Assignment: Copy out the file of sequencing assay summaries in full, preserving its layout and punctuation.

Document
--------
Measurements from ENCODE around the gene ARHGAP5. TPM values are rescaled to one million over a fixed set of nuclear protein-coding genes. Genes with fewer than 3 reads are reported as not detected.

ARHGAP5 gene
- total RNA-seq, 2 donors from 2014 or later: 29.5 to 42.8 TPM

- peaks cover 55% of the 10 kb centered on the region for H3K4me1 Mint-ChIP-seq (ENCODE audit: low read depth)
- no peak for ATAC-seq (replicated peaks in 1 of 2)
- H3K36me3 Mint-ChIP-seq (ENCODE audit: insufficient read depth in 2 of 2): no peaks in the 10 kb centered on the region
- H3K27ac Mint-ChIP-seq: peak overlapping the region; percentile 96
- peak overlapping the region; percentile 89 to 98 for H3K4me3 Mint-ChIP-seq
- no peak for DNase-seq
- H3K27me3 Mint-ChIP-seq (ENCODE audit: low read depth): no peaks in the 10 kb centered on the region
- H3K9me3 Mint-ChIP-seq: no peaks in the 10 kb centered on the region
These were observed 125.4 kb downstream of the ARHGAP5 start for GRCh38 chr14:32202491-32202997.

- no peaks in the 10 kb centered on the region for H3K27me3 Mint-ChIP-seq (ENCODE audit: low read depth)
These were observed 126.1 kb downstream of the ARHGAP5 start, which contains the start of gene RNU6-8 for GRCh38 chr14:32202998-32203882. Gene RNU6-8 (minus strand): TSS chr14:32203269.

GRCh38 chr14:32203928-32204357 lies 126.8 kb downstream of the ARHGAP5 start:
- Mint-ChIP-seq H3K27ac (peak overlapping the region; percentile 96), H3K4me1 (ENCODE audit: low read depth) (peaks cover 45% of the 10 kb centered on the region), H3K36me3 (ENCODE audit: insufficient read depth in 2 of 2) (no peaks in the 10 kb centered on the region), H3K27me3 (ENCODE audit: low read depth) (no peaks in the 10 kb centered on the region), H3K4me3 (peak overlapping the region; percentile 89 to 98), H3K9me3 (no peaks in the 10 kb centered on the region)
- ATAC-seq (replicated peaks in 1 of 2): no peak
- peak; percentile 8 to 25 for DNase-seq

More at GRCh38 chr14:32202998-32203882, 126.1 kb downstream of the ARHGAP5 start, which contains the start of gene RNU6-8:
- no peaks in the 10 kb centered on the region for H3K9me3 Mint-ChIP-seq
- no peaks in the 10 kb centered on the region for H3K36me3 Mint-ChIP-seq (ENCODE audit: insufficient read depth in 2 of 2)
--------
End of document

Measurements from ENCODE around the gene ARHGAP5. TPM values are rescaled to one million over a fixed set of nuclear protein-coding genes. Genes with fewer than 3 reads are reported as not detected.

ARHGAP5 gene
- total RNA-seq, 2 donors from 2014 or later: 29.5 to 42.8 TPM

- peaks cover 55% of the 10 kb centered on the region for H3K4me1 Mint-ChIP-seq (ENCODE audit: low read depth)
- no peak for ATAC-seq (replicated peaks in 1 of 2)
- H3K36me3 Mint-ChIP-seq (ENCODE audit: insufficient read depth in 2 of 2): no peaks in the 10 kb centered on the region
- H3K27ac Mint-ChIP-seq: peak overlapping the region; percentile 96
- peak overlapping the region; percentile 89 to 98 for H3K4me3 Mint-ChIP-seq
- no peak for DNase-seq
- H3K27me3 Mint-ChIP-seq (ENCODE audit: low read depth): no peaks in the 10 kb centered on the region
- H3K9me3 Mint-ChIP-seq: no peaks in the 10 kb centered on the region
These were observed 125.4 kb downstream of the ARHGAP5 start for GRCh38 chr14:32202491-32202997.

- no peaks in the 10 kb centered on the region for H3K27me3 Mint-ChIP-seq (ENCODE audit: low read depth)
These were observed 126.1 kb downstream of the ARHGAP5 start, which contains the start of gene RNU6-8 for GRCh38 chr14:32202998-32203882. Gene RNU6-8 (minus strand): TSS chr14:32203269.

GRCh38 chr14:32203928-32204357 lies 126.8 kb downstream of the ARHGAP5 start:
- Mint-ChIP-seq H3K27ac (peak overlapping the region; percentile 96), H3K4me1 (ENCODE audit: low read depth) (peaks cover 45% of the 10 kb centered on the region), H3K36me3 (ENCODE audit: insufficient read depth in 2 of 2) (no peaks in the 10 kb centered on the region), H3K27me3 (ENCODE audit: low read depth) (no peaks in the 10 kb centered on the region), H3K4me3 (peak overlapping the region; percentile 89 to 98), H3K9me3 (no peaks in the 10 kb centered on the region)
- ATAC-seq (replicated peaks in 1 of 2): no peak
- peak; percentile 8 to 25 for DNase-seq

More at GRCh38 chr14:32202998-32203882, 126.1 kb downstream of the ARHGAP5 start, which contains the start of gene RNU6-8:
- no peaks in the 10 kb centered on the region for H3K9me3 Mint-ChIP-seq
- no peaks in the 10 kb centered on the region for H3K36me3 Mint-ChIP-seq (ENCODE audit: insufficient read depth in 2 of 2)